Adaptations of orchids

Written by hayley ames Google
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Adaptations of orchids
There are over 25,000 different orchid species. ( Images)

Orchids represent the largest family of plants in the world, with a wide variety of features that help them to survive in a range of habitats around the world. Orchids have existed for around 100 million years, according to the Marie Selby Botanical Gardens, and have developed adaptations in that time to allow them to thrive anywhere from the side of a rock to the high branches of a tall tree.

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Orchid roots are highly adapted and are essential to the plant’s survival. Varieties that grow in the ground often feature tubers which store water and help the orchid to survive at times when water is scarce. Orchids that grow in habitats away from the ground, such as around the branch of a tree rely on their roots in many ways. The roots of these orchids have a thick absorbent coating called a velamen which stores water and may also allow the plant to absorb moisture from the air around it. Some epiphytic orchid varieties, which do not grow in the ground, have root cells that are capable of photosynthesis, giving the plant energy from the sunlight that its roots receive.


Leaves vary greatly between orchid varieties as they have adapted to help plants survive in varying conditions. In some cases, the leaves are able to store water for the plant as well as allowing it to photosynthesise. Orchids that grow high up in the rainforest have some of the thickest leaves, with a waxy surface that helps to prevent the plant from losing moisture. Varieties that grow on the forest floor only require very thin leaves as there is less risk of losing water through strong, direct sunlight and the atmosphere tends to be moist at the bottom of a rainforest. However, the varieties that grow in the canopy have developed adaptations such as thin, curling leaves that mean little of their surface area is exposed to the drying effects of the strong sunlight.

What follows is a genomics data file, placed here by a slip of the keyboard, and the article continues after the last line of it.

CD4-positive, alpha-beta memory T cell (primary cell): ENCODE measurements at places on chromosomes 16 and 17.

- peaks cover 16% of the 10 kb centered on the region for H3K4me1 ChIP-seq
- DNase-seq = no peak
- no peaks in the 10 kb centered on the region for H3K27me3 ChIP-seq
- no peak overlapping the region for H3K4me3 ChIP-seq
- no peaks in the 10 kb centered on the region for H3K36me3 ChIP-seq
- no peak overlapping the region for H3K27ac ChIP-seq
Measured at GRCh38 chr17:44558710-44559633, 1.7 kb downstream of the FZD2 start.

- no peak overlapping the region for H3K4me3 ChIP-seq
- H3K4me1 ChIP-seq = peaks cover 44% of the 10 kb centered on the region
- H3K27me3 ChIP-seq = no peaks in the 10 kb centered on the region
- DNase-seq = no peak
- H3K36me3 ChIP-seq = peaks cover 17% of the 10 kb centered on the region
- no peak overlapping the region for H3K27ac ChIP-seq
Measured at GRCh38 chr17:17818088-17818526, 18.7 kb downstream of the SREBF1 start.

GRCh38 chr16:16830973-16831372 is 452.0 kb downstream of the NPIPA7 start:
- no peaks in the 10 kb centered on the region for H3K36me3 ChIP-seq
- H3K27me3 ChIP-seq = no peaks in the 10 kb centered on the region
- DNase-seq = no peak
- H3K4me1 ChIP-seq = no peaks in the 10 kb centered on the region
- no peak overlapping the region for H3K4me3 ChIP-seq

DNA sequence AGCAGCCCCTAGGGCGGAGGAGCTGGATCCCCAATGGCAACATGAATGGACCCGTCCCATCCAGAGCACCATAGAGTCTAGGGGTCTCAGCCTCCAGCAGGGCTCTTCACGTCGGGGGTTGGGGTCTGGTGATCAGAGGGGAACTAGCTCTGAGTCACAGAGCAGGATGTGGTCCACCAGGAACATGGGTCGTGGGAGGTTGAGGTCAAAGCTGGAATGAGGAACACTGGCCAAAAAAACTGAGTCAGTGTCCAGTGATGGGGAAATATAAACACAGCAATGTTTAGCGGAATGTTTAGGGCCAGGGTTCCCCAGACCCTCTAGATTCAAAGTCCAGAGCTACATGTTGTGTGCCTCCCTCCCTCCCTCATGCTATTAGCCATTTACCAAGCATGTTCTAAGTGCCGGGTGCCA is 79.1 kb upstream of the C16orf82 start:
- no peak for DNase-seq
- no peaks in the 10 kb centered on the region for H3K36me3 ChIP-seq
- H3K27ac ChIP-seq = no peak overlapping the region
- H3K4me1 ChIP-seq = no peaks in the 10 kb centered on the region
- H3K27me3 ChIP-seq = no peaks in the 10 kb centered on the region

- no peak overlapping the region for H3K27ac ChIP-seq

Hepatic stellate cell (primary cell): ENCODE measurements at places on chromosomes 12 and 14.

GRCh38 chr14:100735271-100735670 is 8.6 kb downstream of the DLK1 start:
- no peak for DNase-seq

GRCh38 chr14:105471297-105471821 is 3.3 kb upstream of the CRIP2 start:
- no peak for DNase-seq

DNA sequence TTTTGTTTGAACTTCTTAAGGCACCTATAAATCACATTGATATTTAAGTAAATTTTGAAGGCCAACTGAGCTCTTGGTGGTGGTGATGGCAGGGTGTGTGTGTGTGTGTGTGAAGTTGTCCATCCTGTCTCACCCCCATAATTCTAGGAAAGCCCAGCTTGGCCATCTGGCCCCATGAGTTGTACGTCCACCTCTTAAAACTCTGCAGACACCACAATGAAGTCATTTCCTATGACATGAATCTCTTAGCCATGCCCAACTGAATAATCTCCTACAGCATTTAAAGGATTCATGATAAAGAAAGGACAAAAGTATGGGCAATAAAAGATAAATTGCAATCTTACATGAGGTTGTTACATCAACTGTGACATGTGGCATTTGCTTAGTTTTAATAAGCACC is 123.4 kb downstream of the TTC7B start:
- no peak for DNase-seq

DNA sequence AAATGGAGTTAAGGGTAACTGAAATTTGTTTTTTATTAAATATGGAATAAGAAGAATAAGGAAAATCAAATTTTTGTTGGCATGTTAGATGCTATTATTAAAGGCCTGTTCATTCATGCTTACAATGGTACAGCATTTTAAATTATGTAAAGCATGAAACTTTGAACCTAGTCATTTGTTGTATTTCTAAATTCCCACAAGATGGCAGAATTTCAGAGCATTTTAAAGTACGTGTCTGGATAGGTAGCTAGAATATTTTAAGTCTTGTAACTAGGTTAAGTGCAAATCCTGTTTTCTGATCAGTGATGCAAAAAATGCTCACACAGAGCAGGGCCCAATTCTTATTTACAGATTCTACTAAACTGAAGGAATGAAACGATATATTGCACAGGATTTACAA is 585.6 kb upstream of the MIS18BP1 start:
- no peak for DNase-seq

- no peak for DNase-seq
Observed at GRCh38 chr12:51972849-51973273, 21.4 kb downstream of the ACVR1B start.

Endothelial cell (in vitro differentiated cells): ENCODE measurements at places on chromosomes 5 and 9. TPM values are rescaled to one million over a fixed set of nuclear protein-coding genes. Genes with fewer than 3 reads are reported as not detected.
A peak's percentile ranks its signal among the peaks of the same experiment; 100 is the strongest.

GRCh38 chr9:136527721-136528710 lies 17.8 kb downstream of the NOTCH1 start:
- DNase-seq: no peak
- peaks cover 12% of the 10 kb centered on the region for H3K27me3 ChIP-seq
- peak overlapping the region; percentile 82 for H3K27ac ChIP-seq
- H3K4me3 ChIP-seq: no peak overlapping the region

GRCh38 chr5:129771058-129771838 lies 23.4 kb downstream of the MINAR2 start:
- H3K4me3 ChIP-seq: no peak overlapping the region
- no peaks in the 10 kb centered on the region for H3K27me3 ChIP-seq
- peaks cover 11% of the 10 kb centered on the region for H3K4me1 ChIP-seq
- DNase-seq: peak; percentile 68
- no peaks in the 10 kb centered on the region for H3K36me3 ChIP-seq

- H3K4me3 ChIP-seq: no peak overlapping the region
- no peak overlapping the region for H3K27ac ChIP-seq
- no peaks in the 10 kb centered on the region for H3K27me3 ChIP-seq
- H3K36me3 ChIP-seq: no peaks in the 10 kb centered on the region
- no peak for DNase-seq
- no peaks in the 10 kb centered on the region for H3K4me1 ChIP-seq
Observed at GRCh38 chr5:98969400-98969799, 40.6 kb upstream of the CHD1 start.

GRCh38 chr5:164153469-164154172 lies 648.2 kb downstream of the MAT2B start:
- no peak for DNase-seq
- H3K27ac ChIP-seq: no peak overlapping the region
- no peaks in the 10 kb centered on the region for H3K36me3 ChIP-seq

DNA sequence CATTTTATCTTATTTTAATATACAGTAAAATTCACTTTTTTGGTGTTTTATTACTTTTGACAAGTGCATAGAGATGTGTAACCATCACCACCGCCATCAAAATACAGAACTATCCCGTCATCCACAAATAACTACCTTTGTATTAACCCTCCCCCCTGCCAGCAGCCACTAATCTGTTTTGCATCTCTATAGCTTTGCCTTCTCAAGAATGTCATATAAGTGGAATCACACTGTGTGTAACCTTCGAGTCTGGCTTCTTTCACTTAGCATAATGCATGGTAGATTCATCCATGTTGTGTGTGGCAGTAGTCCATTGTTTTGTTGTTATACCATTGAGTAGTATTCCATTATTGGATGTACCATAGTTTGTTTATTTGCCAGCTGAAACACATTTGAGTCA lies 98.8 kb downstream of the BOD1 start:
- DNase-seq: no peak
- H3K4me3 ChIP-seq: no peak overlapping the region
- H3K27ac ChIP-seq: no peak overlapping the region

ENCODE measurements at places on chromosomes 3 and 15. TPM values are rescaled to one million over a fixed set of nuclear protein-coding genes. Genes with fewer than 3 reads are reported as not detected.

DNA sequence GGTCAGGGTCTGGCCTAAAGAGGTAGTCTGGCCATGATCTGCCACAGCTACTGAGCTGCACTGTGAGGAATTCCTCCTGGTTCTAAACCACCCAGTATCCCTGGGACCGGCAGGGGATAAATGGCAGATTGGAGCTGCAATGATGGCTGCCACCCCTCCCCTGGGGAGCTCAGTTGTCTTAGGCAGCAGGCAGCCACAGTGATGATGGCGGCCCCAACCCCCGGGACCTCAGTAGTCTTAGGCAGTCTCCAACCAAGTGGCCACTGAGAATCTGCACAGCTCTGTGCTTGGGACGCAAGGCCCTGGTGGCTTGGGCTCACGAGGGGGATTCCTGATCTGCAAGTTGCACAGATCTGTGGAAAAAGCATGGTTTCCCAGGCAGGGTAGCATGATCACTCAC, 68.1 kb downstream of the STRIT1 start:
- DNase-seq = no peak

Many orchids have stems that feature pseudobulbs, where portions of the stem can swell up to facilitate the storage of water. In some cases, pseudobulbs can also store carbohydrates. This adaptation means that orchids can survive for long periods of time without absorbing new water and helps them to live in habitats that receive no rain for months at a time.


Orchids have a number of adaptations that aid reproduction. The wide variety of colours, scents and shapes of orchid petals have often been adapted to attract the bird of insect that pollinates it. One of an orchid’s petals tends to be coloured in a way that attracts a pollinator and positioned so that it is easy to land on and guides the pollinator directly to the reproductive organ. However, some orchids have a structure that allows them to pollinate themselves, with a flexible male reproductive part that can curl around to pollinate the female part that it also located within the flower.

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